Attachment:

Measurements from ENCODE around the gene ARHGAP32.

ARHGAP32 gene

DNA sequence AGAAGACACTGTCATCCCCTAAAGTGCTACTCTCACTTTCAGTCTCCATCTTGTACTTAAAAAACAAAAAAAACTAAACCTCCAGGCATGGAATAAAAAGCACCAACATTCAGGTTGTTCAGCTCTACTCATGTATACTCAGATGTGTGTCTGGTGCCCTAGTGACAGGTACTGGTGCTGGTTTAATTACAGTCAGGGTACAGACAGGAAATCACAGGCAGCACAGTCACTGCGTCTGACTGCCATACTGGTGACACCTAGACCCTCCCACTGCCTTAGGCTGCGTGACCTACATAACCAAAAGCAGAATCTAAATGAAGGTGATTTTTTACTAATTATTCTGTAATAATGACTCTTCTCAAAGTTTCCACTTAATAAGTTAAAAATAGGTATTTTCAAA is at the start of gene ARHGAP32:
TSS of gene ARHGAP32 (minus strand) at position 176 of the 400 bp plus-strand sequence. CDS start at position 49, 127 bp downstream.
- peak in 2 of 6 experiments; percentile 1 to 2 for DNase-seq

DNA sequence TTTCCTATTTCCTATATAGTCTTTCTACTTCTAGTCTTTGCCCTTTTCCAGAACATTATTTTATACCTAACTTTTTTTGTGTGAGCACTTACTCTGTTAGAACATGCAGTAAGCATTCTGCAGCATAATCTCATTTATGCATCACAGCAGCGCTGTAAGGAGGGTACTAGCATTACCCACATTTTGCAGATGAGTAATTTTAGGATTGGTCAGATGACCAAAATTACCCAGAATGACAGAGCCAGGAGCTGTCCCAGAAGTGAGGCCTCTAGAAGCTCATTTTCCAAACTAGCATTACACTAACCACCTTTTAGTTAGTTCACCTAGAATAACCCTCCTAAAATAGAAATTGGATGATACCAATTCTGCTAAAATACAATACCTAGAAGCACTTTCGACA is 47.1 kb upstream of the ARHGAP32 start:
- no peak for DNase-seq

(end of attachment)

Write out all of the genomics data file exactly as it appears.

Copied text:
Measurements from ENCODE around the gene ARHGAP32.

ARHGAP32 gene

DNA sequence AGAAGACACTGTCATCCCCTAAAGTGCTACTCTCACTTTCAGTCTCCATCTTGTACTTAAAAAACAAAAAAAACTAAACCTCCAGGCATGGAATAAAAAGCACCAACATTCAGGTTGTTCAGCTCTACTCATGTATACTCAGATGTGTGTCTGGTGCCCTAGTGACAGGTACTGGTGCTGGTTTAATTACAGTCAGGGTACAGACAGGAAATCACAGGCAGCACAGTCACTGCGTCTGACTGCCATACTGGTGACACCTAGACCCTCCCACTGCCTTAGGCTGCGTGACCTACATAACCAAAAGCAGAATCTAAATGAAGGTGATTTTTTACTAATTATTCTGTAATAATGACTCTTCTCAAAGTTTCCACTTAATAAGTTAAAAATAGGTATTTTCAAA is at the start of gene ARHGAP32:
TSS of gene ARHGAP32 (minus strand) at position 176 of the 400 bp plus-strand sequence. CDS start at position 49, 127 bp downstream.
- peak in 2 of 6 experiments; percentile 1 to 2 for DNase-seq

DNA sequence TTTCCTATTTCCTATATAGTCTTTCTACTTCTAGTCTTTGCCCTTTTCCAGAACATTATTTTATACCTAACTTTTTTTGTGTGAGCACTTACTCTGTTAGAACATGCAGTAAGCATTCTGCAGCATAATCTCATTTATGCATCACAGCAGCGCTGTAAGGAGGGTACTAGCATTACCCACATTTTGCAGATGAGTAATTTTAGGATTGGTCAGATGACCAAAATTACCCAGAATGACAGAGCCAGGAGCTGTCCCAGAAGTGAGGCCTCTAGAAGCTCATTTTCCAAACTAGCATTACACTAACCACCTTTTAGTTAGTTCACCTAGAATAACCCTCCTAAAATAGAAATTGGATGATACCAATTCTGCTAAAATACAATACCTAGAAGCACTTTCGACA is 47.1 kb upstream of the ARHGAP32 start:
- no peak for DNase-seq